Hutch woman concerned DACA could end

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Esmeralda Tovar-Contreras calls Hutchinson, Kansas home, but she got there illegally. 

Tovar-Contreras was brought to the United States when she was 2-years-old and has since qualified for DACA or Deferred Action for Childhood Arrivals. In recent months and much debate, the DACA program might be going away. 

"That would mean that I would be deported," Tovar-Contreras said. "My biggest worry is my daughter."

She is engaged and has her own young child now. Her fiance is being deployed in the military soon. Many people wonder why the pair does not get married; it is their understanding is that since her fiance is under 21-years-old, he cannot sponsor her for residency even if they get married. 

Immigration attorney Greg Beurke says that many people assume DACA recipients do not go after citizenship because they do not want to, but he says the reality is, the citizenship process is hard.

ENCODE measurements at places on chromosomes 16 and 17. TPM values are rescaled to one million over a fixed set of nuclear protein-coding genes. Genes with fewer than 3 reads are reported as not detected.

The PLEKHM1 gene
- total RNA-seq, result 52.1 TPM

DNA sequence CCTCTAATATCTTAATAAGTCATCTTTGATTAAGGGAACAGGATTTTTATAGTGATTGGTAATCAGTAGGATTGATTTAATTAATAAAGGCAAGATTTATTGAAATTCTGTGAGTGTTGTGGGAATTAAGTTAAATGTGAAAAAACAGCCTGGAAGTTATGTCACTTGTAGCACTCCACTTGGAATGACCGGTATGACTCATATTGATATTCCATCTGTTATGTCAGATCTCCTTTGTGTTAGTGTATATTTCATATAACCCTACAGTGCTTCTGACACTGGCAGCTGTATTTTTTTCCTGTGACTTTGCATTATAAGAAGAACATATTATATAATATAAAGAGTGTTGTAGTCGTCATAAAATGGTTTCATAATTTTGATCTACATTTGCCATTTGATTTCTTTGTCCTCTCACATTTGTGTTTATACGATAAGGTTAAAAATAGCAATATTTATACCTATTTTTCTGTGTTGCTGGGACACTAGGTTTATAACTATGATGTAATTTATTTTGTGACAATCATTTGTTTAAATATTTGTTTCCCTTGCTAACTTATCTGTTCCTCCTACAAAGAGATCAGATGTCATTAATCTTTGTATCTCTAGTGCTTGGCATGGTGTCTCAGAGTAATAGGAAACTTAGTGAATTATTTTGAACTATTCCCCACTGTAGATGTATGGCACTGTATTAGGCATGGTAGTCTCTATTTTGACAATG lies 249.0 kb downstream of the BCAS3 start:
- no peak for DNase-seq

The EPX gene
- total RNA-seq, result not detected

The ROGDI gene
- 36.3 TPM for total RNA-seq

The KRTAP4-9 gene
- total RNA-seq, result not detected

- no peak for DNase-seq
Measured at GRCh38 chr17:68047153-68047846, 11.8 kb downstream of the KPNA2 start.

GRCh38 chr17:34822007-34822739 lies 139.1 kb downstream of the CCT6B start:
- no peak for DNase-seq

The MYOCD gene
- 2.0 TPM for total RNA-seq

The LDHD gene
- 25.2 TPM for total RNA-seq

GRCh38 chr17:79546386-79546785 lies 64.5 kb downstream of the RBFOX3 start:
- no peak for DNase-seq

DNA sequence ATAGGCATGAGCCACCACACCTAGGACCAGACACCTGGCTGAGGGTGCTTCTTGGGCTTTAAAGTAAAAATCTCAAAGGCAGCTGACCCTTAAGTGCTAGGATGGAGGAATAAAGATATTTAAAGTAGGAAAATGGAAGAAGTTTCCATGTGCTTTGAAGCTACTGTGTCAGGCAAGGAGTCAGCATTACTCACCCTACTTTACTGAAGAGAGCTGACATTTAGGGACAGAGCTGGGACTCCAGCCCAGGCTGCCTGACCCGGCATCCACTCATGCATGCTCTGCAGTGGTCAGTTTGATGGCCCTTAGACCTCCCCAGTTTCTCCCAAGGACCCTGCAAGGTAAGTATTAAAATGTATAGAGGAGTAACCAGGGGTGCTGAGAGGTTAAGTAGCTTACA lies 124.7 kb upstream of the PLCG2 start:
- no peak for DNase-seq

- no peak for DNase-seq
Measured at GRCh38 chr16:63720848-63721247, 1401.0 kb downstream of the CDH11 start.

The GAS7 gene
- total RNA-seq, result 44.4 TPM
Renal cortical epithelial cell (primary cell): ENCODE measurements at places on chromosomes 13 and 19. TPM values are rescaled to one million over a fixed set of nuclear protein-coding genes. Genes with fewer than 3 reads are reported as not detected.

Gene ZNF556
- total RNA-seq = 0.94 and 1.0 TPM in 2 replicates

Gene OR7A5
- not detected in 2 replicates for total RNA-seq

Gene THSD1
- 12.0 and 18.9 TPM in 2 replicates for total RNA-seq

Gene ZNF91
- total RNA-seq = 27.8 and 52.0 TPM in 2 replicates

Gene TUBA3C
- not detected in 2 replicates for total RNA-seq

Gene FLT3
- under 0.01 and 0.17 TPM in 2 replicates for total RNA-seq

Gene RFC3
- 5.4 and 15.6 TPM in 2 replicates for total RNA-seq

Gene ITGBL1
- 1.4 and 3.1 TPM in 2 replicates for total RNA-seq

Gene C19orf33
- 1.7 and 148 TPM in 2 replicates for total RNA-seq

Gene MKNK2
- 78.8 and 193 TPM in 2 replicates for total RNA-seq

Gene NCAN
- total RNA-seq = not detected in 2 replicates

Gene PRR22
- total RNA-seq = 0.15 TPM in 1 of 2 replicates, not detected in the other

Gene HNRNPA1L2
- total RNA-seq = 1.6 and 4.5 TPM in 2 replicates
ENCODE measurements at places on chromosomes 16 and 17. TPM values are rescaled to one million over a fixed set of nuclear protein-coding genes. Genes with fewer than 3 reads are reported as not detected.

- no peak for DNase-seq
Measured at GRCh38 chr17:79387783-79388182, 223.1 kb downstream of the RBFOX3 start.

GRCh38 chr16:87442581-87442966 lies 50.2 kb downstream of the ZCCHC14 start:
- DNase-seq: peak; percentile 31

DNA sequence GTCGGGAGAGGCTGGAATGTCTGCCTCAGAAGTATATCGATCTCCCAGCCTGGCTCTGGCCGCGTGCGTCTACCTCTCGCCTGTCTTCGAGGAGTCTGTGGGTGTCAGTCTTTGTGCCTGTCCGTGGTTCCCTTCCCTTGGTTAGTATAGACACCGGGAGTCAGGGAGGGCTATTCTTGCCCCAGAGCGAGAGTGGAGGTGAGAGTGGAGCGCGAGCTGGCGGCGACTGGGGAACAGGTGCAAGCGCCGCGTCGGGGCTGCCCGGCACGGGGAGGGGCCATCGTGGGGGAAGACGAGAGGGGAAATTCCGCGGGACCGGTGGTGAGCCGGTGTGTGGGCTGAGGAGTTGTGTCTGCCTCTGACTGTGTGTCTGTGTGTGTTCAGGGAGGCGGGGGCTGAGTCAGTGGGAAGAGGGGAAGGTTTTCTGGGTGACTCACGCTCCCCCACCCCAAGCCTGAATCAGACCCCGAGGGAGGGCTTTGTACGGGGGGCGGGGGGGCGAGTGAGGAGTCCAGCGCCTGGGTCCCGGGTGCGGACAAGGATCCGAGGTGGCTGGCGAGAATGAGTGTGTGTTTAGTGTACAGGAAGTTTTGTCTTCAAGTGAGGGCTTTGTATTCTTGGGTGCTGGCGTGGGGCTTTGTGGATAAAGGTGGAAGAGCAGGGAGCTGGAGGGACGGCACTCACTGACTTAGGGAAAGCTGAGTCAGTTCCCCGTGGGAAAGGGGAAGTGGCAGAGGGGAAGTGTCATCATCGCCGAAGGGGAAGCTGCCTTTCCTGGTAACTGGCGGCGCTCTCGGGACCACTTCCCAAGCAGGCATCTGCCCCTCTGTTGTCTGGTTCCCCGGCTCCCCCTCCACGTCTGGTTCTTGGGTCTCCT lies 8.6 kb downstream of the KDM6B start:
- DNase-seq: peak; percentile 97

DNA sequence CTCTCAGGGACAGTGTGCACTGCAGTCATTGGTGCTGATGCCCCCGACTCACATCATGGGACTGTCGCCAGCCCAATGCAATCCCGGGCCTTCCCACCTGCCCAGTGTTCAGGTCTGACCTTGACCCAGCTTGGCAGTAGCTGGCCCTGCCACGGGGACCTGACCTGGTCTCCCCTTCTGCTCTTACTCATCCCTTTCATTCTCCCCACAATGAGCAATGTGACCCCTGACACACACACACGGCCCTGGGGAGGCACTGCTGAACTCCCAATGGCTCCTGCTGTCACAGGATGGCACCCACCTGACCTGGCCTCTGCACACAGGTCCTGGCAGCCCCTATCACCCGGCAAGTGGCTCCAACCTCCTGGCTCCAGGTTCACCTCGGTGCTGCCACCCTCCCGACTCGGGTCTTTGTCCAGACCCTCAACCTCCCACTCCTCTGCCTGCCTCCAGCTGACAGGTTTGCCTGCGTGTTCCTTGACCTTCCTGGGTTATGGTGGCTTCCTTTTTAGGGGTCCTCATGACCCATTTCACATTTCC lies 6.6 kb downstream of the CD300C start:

"In fact, if all we know about someone is that they have DACA, we would assume that they do not have any path towards residence," Beurke said.

Tovar-Contreras has since gained national attention, featured on Jimmy Kimmel Live recently. 

"Now she is a role model, a hero to these people that are afraid to speak...she is really brave for doing this," said her fiance Michael Mora. 

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